Auto focus

Yamaha taking one thing at a time in automobile foray

Our Bureau | Updated on: Mar 15, 2018
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New CEO says company will change approach if required

In recent years now, Yamaha has been driving home the message that it is increasingly becoming a mobility company, which will look beyond its domain expertise of motorcycles.

This puts in context its keenness on developing models such as the three-wheeled Tricity as well as the sports ride concept car, which was first showcased at the 2015 Tokyo Motor Show.

While automobiles will mark an exciting foray or sure, the new President & CEO of Yamaha Motor made it clear that there is still a lot of work ahead.

During an analysts briefing in Japan last fortnight to discuss the 2017 financial results, Yoshihiro Hidaka reiterated that the company would enter the business only if it could make automobiles with the unique style of Yamaha. “This means that we will commercialise automobiles if we can make them with different methods and technologies to existing automakers, with lower investments, clearing safety standards, and furthermore with uniquely – Yamaha driving performance,” he said. Hidaka was also candid enough to admit that the company was “keenly appreciating” the difficulties in automobile development that was taking longer than it had initially anticipated.

“We understand that if we cannot make automobiles with the unique style of Yamaha, we will need to change our approach at the appropriate timing,” he said.

Top priority

The message coming through is that this is not top priority and the project may even be shelved if things do not go according to plan. It may also mean that Yamaha would rather pay top focus to its core business of bikes where India and ASEAN are critical growth engines.

Hikaka also made his intent to step on the gas and get things moving far more quickly. “A point I would like to improve on is the sense of urgency,” he said. “While our corporate location is something of a handicap, as the global environment changes ever more quickly, I want to increase by even a little the speed at which we change.”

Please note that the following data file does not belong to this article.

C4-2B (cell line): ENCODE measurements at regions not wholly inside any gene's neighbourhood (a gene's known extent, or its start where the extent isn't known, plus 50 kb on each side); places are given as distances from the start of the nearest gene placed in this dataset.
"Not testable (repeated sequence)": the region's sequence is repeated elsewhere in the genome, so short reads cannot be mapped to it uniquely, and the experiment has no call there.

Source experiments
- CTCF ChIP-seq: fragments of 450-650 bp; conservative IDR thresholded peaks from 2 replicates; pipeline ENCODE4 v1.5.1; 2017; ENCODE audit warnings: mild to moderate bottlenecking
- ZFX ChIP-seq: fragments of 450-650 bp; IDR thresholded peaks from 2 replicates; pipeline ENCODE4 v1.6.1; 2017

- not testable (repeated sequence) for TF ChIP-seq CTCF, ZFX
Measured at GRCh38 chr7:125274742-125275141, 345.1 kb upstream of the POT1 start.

This could mean that global operations will be under pressure to deliver on their targets quickly. For now, Indonesia is Yamaha’s largest market with India still at No.3 behind Vietnam. However, this part of the world is the world’s largest two-wheeler market along with the fastest growth potential. It is in countries such as India where Hidaka will be keen on getting things moving at a faster pace.

As for ASEAN, the decline in demand in Indonesia is bottoming out with sales turning positive last year in the smaller islands of Sumatra and Kalimantan. He was of the view that rising incomes would help fuel demand. Things were also looking up in Vietnam and the Philippines. “Our strengths are in scooters and we plan to retain our high scooter market share,” stressed Hidaka.

The Yamaha chief also acknowledged that development expenses have been rising lately owing to more investments in new businesses as well as to new motorcycle regulations where 2018 and 2019 have been the peak periods.

“As regulations in new markets are being toughened in 2020, such as the introduction of BS-VI in India and Euro 5 in Europe, development expenses have increased to 5 per cent of net sales for the preceding period,” said Hidaka. “We anticipate that motorcycle-related development expenses will settle back from 2020 in the next medium-term management plan.”

Published on March 15, 2018

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